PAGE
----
New Black Panthers, Old-School Battleground
It’s not every day that commentators Clarence Page of the Chicago Tribune, Juan Williams of Fox News and NPR, Errol Louis of the New York Daily News, Roland Martin of CNN and TV One, and the editorial pages of the Philadelphia Inquirer, Los Angeles Times and Pittsburgh Post-Gazette are in agreement.
And that such agreement stands in contrast to the views expressed by Fox News Channel and its commentators Bill O’Reilly and Sean Hannity, and by Armstrong Williams, the Washington Times, the National Review and others in the conservative blogosphere.
Such is the case in the controversy over whether a fringe group called the New Black Panther Party is the beneficiary of racial solidarity from President Obama and Attorney General Eric H. Holder Jr. as the group allegedly sought to escape responsibility for supposedly intimidating black voters in Philadelphia nearly two years ago.
The first group of commentators says the allegation is absurd at best, and at the very least, blown out of proportion. The latter group says the charges are valid and demand more media attention.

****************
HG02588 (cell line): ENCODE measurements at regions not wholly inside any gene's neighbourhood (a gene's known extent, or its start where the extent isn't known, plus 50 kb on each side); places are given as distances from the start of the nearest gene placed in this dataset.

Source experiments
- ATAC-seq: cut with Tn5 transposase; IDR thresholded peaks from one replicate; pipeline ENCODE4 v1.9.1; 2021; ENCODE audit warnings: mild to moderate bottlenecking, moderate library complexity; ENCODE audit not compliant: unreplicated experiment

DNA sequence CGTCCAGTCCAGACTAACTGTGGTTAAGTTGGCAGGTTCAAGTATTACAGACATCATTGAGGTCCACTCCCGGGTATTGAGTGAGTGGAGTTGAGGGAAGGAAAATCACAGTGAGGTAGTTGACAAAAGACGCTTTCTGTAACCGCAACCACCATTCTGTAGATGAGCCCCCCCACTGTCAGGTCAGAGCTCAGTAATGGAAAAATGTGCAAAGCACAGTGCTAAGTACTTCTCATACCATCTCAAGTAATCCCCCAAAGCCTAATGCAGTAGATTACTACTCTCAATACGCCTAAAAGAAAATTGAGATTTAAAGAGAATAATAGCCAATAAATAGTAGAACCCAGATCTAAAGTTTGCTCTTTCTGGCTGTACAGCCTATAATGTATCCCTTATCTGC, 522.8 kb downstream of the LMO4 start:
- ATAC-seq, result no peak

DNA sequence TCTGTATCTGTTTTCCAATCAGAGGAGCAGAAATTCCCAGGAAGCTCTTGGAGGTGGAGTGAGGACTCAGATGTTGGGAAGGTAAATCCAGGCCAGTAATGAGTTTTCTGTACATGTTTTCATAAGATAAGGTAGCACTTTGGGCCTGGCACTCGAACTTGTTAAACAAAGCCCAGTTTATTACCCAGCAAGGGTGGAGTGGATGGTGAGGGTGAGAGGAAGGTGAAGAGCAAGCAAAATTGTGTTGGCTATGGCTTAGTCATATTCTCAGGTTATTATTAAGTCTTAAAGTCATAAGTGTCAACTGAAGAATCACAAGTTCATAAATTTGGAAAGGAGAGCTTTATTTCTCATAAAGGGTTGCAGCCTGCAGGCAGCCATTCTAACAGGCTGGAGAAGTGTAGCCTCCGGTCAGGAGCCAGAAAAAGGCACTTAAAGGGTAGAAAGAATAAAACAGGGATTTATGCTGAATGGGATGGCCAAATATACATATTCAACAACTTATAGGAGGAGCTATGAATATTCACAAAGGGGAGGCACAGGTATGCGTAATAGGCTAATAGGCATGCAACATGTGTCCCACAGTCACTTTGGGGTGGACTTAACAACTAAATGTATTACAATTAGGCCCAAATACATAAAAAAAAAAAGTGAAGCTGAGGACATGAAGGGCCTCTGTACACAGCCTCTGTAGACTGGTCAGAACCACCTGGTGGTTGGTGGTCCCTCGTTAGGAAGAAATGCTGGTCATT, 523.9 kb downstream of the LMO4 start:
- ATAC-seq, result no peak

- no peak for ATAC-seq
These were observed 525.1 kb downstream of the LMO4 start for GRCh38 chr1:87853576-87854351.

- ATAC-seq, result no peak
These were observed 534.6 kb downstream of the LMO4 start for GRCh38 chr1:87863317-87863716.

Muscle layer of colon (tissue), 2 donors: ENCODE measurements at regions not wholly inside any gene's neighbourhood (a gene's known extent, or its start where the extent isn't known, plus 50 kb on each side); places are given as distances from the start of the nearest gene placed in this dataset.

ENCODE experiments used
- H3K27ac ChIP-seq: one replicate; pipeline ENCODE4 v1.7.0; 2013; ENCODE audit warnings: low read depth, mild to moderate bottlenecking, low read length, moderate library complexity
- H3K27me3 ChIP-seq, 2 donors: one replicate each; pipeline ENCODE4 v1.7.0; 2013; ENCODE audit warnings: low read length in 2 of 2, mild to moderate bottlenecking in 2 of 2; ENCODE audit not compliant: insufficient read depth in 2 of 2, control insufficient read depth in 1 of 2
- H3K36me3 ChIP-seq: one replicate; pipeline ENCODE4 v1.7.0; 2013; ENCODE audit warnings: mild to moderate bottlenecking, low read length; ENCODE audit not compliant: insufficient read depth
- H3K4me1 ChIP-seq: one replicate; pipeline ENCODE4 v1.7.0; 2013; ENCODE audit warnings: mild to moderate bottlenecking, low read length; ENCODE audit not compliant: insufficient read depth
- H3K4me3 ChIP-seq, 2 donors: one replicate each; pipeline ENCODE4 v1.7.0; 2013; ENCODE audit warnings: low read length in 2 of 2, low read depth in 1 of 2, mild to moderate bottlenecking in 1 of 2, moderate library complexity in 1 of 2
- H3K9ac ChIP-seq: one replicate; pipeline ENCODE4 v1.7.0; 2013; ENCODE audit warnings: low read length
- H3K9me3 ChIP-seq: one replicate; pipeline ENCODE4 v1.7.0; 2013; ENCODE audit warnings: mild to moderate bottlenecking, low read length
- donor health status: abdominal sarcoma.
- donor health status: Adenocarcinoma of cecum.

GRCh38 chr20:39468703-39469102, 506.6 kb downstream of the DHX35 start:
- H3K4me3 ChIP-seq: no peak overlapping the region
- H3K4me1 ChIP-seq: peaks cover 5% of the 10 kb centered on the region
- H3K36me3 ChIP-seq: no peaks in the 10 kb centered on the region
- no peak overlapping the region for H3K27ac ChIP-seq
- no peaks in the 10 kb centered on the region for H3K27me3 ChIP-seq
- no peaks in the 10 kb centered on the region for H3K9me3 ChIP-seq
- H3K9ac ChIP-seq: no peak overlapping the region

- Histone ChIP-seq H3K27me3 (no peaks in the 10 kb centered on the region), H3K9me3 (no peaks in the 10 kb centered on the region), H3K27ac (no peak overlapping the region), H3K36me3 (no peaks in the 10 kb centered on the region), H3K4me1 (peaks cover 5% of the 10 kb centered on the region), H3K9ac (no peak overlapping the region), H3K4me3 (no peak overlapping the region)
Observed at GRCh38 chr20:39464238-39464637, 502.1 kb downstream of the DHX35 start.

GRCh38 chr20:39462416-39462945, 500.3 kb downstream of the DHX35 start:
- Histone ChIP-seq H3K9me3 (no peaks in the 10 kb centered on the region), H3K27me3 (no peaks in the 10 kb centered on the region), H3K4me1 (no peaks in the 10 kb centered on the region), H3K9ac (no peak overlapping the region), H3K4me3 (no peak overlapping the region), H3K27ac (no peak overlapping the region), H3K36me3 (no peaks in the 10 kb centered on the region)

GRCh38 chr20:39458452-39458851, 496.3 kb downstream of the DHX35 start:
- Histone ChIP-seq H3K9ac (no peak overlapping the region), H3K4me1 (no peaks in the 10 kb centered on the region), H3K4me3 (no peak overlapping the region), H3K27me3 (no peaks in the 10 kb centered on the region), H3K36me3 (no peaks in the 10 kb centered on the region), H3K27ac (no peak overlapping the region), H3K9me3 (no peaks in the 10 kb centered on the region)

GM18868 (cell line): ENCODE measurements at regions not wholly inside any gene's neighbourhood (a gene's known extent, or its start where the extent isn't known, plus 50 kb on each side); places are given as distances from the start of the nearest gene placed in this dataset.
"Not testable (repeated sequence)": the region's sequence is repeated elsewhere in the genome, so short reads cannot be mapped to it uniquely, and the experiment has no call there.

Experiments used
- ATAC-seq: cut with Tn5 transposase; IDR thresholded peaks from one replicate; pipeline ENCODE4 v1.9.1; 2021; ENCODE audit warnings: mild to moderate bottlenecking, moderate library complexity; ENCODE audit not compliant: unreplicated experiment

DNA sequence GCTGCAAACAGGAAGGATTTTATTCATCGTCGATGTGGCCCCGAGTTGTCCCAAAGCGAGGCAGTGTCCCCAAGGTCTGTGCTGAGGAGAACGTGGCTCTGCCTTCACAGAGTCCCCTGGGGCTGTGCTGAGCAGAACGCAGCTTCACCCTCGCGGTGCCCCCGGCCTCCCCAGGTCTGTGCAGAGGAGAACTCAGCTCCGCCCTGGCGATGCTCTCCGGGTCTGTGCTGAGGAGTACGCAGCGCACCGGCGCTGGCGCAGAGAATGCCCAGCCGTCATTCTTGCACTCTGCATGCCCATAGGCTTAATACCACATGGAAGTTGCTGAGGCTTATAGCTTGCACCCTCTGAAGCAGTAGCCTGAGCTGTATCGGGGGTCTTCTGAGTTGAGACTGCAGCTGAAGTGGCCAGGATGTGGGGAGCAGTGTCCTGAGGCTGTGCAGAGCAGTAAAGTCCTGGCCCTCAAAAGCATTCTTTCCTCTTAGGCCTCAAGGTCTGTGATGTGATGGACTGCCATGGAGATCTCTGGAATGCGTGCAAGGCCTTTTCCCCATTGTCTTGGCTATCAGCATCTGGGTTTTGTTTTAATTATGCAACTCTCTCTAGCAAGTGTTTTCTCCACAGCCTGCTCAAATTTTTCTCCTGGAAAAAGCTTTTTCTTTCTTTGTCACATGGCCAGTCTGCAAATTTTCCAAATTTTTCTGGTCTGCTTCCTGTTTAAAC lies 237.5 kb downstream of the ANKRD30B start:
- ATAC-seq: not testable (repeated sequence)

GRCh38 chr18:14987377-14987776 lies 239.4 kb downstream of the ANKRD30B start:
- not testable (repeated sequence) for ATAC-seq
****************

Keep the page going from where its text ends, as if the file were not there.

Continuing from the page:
The second group is winning.
Attention in the mainstream media, which in conventional wisdom was all but consigned to irrelevancy with the age of the Internet, is again a coveted prize, seemingly to be won by any means necessary.
Who gets to decide what is news? Who gets to drive the agenda?
On Sunday, Washington Post ombudsman Andrew Alexander noted that the Post had written only one story late in the game on the controversy. “Why the silence from The Post on Black Panther Party story?” the headline on his column asked.
“The Post should never base coverage decisions on ideology, nor should it feel obligated to order stories simply because of blogosphere chatter from the right or the left,” he wrote.